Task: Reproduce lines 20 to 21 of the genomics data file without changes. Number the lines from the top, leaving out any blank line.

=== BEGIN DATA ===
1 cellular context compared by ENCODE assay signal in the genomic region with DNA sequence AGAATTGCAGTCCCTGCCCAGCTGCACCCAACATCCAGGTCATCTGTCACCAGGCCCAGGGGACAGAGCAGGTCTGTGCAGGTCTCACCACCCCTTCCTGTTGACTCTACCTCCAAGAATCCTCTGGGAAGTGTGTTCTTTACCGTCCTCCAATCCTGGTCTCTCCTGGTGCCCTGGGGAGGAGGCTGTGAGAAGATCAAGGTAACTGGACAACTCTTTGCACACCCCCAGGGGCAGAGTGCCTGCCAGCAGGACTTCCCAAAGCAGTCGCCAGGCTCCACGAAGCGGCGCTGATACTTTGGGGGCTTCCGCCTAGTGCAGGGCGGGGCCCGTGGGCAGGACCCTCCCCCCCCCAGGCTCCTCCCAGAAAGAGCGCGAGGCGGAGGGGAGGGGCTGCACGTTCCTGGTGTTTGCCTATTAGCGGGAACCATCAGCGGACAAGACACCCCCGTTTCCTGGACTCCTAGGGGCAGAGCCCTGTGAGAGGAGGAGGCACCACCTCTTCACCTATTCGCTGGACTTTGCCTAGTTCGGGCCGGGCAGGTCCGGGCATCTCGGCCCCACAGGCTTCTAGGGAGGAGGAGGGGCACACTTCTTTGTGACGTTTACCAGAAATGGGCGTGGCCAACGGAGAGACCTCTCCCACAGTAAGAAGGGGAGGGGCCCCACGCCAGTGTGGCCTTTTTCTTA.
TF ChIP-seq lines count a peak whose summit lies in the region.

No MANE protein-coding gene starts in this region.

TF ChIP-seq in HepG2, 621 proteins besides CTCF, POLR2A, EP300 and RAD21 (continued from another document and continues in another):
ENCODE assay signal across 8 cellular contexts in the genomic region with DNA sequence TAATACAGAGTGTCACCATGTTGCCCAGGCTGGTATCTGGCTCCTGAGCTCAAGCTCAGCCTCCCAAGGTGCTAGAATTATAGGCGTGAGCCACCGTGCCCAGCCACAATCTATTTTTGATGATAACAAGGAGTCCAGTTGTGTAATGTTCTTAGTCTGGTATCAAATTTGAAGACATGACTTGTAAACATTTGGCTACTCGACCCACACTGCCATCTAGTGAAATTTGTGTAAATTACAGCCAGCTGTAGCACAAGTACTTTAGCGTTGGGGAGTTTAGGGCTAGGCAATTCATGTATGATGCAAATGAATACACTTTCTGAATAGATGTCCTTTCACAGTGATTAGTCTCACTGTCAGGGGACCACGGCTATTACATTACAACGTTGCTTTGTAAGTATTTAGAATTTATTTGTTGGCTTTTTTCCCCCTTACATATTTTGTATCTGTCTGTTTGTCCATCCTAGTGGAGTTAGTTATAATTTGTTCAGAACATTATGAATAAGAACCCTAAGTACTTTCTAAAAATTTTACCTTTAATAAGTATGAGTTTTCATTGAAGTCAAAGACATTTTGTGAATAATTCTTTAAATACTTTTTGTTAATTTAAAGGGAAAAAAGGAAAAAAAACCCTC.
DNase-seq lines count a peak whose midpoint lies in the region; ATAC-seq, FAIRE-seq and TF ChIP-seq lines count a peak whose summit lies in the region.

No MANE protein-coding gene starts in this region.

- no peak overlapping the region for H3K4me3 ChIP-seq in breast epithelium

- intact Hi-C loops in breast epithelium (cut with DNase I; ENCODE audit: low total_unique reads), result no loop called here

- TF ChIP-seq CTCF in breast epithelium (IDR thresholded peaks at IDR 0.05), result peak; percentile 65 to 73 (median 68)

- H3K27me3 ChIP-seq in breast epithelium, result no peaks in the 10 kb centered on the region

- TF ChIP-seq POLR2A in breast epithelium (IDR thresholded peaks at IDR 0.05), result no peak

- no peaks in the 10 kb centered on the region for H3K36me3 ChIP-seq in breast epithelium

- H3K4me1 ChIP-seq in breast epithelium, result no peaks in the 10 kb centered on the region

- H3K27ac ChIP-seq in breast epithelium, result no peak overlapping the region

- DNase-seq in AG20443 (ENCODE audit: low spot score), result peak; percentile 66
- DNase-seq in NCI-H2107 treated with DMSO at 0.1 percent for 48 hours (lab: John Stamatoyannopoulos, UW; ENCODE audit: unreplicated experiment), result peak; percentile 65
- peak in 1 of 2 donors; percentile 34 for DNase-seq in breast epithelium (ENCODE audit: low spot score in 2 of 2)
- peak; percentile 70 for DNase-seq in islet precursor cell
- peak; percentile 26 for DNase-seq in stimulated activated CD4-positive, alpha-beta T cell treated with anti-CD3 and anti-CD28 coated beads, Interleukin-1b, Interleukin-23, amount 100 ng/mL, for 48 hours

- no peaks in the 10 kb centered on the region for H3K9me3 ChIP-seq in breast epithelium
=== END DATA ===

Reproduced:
- peak; percentile 26 for DNase-seq in stimulated activated CD4-positive, alpha-beta T cell treated with anti-CD3 and anti-CD28 coated beads, Interleukin-1b, Interleukin-23, amount 100 ng/mL, for 48 hours

- no peaks in the 10 kb centered on the region for H3K9me3 ChIP-seq in breast epithelium